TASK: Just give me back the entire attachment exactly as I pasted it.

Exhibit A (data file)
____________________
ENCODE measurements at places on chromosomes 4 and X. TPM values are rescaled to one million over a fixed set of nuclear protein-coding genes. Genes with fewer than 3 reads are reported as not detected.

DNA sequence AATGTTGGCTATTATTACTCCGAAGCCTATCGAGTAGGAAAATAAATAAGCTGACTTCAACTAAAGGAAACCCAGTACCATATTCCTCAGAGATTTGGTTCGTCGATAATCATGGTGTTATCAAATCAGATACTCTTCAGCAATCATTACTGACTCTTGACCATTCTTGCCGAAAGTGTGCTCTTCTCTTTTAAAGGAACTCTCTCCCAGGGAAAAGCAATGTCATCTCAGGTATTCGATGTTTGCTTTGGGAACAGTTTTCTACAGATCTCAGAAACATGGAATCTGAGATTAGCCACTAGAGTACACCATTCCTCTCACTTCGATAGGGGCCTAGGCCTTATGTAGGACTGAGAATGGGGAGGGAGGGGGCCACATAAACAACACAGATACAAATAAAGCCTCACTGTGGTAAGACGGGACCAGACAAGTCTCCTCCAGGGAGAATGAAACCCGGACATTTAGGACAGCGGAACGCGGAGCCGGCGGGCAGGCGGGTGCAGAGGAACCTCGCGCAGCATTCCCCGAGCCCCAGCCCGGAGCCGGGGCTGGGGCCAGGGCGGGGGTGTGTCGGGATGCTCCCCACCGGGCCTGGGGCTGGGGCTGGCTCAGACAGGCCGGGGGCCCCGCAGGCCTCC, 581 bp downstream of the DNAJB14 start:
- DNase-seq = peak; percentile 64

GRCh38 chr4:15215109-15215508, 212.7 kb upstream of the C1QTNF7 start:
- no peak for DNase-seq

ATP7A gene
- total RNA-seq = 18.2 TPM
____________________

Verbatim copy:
ENCODE measurements at places on chromosomes 4 and X. TPM values are rescaled to one million over a fixed set of nuclear protein-coding genes. Genes with fewer than 3 reads are reported as not detected.

DNA sequence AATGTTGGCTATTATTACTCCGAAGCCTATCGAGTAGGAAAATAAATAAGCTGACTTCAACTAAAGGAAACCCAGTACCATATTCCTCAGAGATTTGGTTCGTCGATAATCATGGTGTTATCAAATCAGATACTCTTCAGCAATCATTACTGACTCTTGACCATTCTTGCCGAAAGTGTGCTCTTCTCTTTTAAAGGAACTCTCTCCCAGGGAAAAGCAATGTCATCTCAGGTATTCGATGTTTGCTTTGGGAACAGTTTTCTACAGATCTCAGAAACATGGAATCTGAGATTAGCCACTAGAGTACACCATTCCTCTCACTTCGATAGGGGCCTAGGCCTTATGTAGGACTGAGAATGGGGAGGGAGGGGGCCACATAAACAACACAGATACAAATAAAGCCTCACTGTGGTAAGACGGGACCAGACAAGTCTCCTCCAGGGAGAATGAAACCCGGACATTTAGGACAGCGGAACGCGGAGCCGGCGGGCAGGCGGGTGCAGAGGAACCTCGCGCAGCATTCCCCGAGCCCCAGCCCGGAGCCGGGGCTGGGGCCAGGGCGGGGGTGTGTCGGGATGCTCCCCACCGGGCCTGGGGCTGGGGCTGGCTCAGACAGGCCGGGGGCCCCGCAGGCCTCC, 581 bp downstream of the DNAJB14 start:
- DNase-seq = peak; percentile 64

GRCh38 chr4:15215109-15215508, 212.7 kb upstream of the C1QTNF7 start:
- no peak for DNase-seq

ATP7A gene
- total RNA-seq = 18.2 TPM